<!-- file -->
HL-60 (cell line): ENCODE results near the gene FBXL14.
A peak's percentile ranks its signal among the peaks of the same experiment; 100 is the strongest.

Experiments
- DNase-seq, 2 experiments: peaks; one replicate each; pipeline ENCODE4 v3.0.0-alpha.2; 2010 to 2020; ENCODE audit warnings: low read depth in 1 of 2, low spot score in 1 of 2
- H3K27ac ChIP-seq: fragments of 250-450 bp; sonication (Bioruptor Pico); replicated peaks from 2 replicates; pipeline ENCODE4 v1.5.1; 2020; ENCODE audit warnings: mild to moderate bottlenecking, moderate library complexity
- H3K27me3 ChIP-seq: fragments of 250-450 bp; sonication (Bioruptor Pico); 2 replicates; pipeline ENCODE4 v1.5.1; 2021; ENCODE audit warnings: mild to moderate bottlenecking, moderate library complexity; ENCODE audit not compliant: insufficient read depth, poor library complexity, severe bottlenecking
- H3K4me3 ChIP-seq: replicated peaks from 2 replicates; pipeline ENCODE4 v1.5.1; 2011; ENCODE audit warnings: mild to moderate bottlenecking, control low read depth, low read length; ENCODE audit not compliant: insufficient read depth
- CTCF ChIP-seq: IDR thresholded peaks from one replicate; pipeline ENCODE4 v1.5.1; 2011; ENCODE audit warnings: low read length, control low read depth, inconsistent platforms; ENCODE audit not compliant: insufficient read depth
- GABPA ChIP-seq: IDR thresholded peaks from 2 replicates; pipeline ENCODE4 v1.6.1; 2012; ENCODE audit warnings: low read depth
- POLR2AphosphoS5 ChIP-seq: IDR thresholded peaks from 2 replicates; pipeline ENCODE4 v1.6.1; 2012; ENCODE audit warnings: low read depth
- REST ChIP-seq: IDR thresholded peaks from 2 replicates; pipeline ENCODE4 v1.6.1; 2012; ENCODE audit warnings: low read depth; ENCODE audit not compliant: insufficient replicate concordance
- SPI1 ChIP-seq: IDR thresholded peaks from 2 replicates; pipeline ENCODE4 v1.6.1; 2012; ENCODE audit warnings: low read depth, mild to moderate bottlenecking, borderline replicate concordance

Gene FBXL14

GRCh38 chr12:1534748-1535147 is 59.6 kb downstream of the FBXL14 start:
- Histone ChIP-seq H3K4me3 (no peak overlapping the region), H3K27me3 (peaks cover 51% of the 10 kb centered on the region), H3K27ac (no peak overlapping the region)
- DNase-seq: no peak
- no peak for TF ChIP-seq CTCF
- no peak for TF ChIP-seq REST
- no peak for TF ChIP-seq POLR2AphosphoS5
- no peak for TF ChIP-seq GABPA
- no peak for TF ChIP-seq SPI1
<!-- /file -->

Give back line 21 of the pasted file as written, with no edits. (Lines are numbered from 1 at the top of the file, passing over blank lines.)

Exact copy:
- no peak for TF ChIP-seq SPI1